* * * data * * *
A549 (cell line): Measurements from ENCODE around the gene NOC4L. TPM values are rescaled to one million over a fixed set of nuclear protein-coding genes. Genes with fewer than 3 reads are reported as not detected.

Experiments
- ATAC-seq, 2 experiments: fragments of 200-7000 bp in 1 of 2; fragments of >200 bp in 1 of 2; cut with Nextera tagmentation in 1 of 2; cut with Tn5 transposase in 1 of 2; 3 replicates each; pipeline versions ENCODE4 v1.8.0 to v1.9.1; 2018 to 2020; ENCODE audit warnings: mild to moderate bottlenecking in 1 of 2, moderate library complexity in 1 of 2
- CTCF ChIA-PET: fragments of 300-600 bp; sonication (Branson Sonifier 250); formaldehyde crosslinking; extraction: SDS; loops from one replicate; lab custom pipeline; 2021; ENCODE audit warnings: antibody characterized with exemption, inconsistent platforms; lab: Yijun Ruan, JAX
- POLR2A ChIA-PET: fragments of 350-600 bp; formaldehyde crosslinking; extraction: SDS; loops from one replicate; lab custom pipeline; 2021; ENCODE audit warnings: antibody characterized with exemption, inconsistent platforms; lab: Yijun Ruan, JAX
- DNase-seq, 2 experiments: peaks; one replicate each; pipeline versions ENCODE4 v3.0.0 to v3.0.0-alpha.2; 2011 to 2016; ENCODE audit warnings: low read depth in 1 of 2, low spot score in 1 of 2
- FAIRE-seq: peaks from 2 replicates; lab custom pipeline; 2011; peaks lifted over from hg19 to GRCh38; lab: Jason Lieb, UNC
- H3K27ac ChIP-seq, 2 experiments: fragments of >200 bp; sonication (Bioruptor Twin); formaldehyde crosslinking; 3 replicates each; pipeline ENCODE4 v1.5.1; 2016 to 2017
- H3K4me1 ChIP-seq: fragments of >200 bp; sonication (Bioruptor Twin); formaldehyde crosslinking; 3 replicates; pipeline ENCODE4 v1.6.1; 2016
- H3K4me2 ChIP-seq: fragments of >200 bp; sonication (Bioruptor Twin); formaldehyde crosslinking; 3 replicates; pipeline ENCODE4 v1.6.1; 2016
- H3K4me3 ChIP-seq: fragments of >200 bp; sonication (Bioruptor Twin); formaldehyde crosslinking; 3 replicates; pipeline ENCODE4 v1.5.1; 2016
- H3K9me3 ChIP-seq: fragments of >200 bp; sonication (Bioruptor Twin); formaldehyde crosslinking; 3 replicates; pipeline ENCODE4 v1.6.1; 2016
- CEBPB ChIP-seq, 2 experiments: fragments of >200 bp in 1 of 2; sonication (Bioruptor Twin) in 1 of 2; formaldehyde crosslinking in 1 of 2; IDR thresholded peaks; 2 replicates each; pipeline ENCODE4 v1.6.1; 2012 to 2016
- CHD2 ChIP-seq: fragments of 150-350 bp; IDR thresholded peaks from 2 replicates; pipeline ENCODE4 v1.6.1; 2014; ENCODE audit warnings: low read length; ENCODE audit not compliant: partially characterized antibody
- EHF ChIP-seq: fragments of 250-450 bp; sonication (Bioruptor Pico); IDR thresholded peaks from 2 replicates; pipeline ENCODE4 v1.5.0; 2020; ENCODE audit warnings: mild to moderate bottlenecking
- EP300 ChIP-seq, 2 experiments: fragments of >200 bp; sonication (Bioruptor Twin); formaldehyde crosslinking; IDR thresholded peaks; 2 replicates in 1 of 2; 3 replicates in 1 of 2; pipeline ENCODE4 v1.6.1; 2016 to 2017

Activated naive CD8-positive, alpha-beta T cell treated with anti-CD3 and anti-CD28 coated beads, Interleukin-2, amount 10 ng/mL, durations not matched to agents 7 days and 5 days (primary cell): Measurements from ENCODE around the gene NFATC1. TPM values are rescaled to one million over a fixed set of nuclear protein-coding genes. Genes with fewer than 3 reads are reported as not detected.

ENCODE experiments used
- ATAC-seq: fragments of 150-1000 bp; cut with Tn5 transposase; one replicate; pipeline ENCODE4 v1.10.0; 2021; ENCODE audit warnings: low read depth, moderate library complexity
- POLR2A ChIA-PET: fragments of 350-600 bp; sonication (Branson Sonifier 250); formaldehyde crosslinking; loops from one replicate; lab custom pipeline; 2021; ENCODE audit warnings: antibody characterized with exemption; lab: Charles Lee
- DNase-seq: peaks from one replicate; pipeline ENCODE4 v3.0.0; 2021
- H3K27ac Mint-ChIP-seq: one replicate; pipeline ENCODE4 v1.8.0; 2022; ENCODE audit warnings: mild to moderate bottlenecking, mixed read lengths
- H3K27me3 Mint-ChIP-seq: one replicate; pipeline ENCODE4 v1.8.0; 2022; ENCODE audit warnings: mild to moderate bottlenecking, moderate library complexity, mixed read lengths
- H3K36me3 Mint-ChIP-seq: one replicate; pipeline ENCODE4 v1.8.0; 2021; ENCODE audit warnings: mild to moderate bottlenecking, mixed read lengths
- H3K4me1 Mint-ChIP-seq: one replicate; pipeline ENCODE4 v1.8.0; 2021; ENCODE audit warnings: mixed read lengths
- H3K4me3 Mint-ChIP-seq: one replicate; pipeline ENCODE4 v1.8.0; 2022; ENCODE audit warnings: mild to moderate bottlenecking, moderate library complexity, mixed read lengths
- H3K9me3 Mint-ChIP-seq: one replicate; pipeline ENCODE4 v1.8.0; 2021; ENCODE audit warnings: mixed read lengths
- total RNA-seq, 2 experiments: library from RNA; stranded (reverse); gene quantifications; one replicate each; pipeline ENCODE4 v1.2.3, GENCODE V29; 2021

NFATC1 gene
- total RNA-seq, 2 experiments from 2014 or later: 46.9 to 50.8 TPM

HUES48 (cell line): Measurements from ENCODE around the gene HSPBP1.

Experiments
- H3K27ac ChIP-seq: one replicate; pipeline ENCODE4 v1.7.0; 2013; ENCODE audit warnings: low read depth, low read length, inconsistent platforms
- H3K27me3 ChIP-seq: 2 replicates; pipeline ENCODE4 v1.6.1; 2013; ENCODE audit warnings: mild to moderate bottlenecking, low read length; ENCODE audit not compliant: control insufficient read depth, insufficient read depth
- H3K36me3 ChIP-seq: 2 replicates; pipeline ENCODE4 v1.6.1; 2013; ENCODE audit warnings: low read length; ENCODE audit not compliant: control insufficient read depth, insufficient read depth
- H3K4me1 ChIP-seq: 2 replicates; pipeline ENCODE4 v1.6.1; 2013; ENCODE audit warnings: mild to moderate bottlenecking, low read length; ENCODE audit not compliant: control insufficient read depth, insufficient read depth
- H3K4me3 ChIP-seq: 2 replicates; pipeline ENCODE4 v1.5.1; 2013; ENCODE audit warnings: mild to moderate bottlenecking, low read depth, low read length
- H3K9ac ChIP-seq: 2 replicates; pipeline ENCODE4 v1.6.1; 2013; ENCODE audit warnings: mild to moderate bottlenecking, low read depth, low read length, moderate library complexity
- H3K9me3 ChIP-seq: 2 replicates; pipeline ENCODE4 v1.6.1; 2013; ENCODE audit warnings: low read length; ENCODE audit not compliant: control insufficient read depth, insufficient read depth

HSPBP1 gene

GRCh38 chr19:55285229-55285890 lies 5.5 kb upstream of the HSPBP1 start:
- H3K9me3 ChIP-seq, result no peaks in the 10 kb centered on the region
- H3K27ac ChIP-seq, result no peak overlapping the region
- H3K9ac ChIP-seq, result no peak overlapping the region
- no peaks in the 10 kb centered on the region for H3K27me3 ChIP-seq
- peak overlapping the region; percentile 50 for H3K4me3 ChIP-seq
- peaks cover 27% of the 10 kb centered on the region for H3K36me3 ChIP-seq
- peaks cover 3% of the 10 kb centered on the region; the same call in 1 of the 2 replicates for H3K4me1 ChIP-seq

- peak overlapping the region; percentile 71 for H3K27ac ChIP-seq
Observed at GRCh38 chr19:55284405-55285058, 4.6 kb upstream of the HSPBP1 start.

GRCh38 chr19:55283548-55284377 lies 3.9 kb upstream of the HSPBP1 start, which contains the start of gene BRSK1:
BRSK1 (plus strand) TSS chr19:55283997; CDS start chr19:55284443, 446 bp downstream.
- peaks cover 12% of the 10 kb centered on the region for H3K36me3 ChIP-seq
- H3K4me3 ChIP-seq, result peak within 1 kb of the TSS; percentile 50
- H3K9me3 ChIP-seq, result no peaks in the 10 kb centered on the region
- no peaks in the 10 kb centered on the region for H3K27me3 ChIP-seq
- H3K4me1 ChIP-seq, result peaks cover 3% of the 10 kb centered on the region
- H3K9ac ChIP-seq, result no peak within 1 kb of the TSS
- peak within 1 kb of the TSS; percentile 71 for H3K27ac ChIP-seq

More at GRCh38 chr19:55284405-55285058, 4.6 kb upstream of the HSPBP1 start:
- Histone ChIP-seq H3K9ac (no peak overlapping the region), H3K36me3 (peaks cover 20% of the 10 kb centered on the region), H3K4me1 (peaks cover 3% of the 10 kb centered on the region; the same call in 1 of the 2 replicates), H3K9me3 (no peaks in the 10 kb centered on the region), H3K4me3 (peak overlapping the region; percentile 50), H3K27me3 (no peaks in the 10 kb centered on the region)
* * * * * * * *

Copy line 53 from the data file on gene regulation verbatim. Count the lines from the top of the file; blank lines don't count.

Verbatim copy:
- peaks cover 12% of the 10 kb centered on the region for H3K36me3 ChIP-seq